Also FWIW I show -47 when using my M-Cell.

    • Grant says:

      Great tips here. What I think is amazing is how generous Apple is when reading the signals and interpreting that as full bars when for data transfer it can be a 1MB/s difference!

      And yes, the absolute maximum signal is -40 and that is basically if you are next to a cell tower or a microcell.

      • Zebediah says:

        -110 or up and you’ll start losing the call, -120 is not visible because there would be no reception.

        If you have an iPhone 4 you can bridge the antennas in the corner and force the phone into the -110 to -120 range, the whole “Antennagate” thing was real.

        • Avenged110 says:

          Ftr, I have an iPhone 4 on AT&T and I can only get it to drop about 1 bar when bridging the antennas. I don’t use a case and have never had any issues which surprised me, considering I’m left handed and always death grip it…

  2. Jimmy says:

    Thanks for posting this. Is there a way to monitor 3G strength? Frequently, on Verizon, I have 3 or 4 bars of signal but 3G drops out completely.

    • Avenged110 says:

      Well technically this would track the strength of the signal being received by your phone which, assuming cell data is on, would consist of both CDMA and EVDO since they’re not really separate like Wi-Fi. Correct me if I’m wrong because I think I am.

  3. Richard says:

    All I got was “Error performing request. Unknown error.” Tried it three times to be sure I dialed correctly.

  4. Richard says:

    Never mind. I missed the last * after the last #.

  5. Mike Stead says:

    Garbage.

    The bars are a QoS score not a signal strength score. In 3G networks it is possible to have very poor call quality with strong signal strength, and a perfectly good connection at very low signal strengths.

    3G is all about dominant-to-interfering carrier ratios. Suggesting this gives a more accurate idea of call quality is fundamentally incorrect.

  6. Andy Matheson says:

    Does this work in the UK?

  7. Arthur says:

    Does it exist for android ? ^.^

  8. Ben says:

    This has been most useful to me over the last few weeks. Our reception is -45 a few hundred metres away, drops to -65 a hundred metres away then right down to -100 to -116 in or outside our house.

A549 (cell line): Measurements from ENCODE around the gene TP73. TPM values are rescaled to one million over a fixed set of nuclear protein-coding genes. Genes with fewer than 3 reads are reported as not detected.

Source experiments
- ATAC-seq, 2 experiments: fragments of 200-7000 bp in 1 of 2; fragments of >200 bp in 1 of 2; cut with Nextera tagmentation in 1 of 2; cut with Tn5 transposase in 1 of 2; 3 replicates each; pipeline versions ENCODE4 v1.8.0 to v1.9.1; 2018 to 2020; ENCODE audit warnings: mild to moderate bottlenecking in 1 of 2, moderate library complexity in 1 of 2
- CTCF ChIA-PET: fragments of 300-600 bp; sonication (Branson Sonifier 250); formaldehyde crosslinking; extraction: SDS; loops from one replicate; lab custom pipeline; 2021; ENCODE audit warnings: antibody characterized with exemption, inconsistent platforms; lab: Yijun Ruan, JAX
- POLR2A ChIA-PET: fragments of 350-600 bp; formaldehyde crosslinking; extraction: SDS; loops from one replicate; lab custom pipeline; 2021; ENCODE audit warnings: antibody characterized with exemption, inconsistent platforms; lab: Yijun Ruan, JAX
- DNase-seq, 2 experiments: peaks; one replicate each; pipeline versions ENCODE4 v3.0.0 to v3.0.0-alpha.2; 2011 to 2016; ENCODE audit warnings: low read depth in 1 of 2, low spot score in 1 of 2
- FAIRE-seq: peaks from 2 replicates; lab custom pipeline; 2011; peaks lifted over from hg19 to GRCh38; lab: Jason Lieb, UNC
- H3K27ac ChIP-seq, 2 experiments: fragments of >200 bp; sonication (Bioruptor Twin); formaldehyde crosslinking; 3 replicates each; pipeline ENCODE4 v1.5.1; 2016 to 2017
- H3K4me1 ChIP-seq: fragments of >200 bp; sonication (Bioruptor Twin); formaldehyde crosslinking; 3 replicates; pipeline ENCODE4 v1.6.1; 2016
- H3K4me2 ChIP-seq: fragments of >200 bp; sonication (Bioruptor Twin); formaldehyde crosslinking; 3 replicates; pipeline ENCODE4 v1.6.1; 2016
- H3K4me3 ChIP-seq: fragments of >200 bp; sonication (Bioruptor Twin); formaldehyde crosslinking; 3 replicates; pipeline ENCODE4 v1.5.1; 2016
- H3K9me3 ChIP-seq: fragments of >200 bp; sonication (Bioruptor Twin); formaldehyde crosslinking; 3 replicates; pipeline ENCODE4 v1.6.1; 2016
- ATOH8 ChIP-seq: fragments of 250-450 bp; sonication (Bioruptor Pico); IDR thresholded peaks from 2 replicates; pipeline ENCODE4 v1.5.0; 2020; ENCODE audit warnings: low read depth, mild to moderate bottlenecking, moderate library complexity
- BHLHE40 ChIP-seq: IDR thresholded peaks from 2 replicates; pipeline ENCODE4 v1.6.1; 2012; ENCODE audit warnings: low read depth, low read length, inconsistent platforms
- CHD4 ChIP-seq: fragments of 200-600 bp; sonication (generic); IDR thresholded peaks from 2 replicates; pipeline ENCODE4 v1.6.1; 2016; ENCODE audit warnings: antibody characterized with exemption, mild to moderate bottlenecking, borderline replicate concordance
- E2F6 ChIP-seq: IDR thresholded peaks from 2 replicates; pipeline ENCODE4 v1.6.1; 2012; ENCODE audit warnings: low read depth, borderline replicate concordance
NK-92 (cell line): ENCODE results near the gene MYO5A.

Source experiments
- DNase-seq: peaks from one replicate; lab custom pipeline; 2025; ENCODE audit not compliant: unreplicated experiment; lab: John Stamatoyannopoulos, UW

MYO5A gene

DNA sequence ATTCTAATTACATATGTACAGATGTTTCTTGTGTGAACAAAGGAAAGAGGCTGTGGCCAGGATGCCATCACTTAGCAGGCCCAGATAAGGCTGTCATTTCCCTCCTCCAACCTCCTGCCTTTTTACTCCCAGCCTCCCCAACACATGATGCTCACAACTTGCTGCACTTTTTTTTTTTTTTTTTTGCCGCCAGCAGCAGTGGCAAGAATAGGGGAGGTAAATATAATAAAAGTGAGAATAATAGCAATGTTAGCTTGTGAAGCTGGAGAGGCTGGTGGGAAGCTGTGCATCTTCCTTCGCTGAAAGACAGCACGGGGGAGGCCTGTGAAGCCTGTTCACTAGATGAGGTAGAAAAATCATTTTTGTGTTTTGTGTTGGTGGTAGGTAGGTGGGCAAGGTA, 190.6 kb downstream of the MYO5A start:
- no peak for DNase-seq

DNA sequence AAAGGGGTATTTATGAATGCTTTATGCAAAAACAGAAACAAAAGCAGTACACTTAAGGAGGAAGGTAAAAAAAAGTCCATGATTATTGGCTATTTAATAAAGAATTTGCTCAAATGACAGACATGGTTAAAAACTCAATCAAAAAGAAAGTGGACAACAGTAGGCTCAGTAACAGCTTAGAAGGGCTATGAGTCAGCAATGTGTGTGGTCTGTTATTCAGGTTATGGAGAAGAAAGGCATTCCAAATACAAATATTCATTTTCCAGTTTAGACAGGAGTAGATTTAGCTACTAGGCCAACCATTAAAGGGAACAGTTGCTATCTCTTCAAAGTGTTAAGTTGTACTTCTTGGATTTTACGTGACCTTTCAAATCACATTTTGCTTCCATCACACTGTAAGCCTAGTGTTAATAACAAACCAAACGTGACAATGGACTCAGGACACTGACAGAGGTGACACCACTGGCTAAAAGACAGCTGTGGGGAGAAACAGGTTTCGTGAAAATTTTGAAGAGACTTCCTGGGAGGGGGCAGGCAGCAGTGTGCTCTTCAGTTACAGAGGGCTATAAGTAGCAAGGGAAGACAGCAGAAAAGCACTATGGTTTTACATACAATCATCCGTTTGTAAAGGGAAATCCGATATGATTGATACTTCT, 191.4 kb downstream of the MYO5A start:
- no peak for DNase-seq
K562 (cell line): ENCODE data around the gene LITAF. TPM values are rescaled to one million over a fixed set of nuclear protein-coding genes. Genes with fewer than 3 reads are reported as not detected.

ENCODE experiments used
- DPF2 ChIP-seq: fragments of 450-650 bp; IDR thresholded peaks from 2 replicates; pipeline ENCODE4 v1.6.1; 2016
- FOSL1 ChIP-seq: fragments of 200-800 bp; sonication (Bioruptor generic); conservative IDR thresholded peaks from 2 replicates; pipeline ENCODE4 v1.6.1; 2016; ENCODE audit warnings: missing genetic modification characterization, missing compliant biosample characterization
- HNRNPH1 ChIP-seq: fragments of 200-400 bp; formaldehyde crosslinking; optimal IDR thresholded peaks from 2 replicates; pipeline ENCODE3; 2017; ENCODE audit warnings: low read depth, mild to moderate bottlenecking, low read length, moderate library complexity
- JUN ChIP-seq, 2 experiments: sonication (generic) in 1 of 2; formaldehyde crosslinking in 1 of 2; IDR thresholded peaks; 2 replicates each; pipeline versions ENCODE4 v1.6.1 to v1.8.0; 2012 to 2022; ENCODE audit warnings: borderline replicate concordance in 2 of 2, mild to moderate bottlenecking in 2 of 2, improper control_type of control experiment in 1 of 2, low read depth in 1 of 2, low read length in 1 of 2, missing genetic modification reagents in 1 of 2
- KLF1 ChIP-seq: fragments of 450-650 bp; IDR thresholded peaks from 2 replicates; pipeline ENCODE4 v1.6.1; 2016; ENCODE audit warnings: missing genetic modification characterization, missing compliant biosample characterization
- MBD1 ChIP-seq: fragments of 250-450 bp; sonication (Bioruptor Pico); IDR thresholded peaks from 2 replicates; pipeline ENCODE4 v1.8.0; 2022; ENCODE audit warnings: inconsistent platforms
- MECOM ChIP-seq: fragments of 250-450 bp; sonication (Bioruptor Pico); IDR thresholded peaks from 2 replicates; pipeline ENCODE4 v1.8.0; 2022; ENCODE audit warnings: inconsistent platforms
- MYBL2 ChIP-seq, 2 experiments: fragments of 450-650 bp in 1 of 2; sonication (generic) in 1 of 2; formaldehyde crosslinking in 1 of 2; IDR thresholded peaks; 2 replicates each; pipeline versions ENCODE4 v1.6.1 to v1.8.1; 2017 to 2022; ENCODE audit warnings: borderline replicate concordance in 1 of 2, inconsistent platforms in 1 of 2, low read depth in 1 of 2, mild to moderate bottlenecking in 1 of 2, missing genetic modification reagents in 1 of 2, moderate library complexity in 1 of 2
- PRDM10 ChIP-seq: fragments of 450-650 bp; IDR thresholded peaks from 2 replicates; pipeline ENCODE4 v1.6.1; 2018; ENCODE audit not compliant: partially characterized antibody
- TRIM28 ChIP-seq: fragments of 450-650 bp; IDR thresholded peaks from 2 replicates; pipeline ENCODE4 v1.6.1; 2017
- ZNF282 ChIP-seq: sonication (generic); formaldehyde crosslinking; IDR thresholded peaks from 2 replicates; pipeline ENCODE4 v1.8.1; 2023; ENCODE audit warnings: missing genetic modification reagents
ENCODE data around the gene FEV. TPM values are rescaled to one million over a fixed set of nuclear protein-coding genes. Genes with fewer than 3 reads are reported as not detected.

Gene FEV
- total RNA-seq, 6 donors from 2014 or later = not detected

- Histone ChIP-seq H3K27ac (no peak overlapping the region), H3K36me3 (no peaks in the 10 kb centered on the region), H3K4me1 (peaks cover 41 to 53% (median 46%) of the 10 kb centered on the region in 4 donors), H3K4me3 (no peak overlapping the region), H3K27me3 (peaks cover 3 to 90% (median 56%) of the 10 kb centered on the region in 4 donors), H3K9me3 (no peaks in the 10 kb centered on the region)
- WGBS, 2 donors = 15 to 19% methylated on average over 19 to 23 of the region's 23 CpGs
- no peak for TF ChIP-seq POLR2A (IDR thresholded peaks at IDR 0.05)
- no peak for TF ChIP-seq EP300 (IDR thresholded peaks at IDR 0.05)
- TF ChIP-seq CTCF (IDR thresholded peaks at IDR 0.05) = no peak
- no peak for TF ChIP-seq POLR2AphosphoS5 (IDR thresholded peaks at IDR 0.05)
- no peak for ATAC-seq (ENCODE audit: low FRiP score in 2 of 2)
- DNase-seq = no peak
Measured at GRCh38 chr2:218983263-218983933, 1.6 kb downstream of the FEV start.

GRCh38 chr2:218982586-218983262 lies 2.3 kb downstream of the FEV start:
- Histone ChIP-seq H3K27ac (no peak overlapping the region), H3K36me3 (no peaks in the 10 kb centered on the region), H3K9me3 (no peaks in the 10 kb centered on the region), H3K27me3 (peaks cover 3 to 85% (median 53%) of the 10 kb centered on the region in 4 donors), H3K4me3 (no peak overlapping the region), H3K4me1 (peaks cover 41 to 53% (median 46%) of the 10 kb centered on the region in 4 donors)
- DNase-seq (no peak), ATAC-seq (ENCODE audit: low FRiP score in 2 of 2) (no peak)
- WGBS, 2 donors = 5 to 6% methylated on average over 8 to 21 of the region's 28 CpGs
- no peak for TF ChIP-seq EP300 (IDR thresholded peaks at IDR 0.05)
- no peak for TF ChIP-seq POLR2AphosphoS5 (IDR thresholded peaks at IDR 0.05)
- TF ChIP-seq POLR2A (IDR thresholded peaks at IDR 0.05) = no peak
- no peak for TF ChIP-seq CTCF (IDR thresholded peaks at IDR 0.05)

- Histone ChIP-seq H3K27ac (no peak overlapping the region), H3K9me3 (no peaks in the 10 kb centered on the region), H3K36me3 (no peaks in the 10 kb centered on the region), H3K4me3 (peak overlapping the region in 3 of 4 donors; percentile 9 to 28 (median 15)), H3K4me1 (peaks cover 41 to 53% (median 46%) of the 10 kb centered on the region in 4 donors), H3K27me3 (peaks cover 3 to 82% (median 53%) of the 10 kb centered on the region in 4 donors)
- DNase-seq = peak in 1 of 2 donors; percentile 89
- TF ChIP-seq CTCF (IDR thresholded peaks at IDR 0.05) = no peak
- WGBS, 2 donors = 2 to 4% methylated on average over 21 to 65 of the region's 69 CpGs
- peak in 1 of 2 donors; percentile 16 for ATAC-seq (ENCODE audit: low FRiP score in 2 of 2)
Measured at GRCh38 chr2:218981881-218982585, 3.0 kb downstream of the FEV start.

Next to impossible to make a call for more than a couple of minutes. Telstra doesn’t care.

  9. vdiv says:

    Aaaah, numbers… But what do they really mean?

    http://en.wikipedia.org/wiki/Decibel

  10. evge says:

    I can’t seem to get rid of the bar at the bottom that showed up that covers the names at the bottom of my home screen. Any ideas besides whats been listed here.

  11. frank says:

    This is great for 3G but what about wifi? I’d like to be able to get the reading on my iPad/iPhone on how good my wifi signal is…

  12. SmashDanny says:

    Is there a way to disable this ?

    • Koen says:

      I assume you have force quit Field Test to show numbers instead of bars. To go back to bars you just need to re-open Field Test and everything will go back to normal.

      • SmashDanny says:

        No that didn’t worked. I tried it just with pressing the home button and with force quit. Also restarted my iPhone.

        • Wicho says:

          Just tap the Numbers and switch between Bars or Numbers. ;-)

          • SmashDanny says:

            It automatically switches from Bars to Numbers. For Example I open WhatsApp and the Bars change to Numbers. Then I tap on the Numbers change it to Bars, but maybe after 2 minutes it switches again.

  13. alaskan master says:

    -34 is the signal that you will see standing right in front of a UMTS sector (4G tower)

  14. kJohns says:

    Seems to be patched in 7.0.3 in the iPhone 5S.. FTM simply restarts.

    • whatwhy says:

      I am using field test now with iOS 7.0.4, it works fine though you may need to tap the bars again to re-enable it sometimes.

    • Anonymous says:

      I have the same problem with my iPhone 4S running iOS 7.0.4.

      • Pal says:

        Field Test Mode continues to work with all iPhone models running iOS 7.0.4, since it is used for testing it will probably always be possible to enable.

        Remember to tap on the little signal dots (rather than bars now) to switch between the Field Test Mode and the normal cellular strength signal.

  15. guy from poland says:

    Is it somehow possible to do the same on iPad? Specifically: iPad Mini Retina.

  16. Anonymous says:

    This works on jailbroke iPhone for the WIFI strength, phone set to airplane mode, with SBSettings installed, and the option turned on to display these numbers inside SBSettings!!! Doing such, I can get the number to even reach -20 holding the phone Right Next to the WIFI Access Point. This will be very handy when diagnosing networks @ work. Thank You for explaining what the numbers mean!!! :) …Cheers!!!

Leave a Reply

 

Shop for Apple & Mac Deals on Amazon.com

Subscribe to OSXDaily

Subscribe to RSS Subscribe to Twitter Feed Follow on Facebook Subscribe to eMail Updates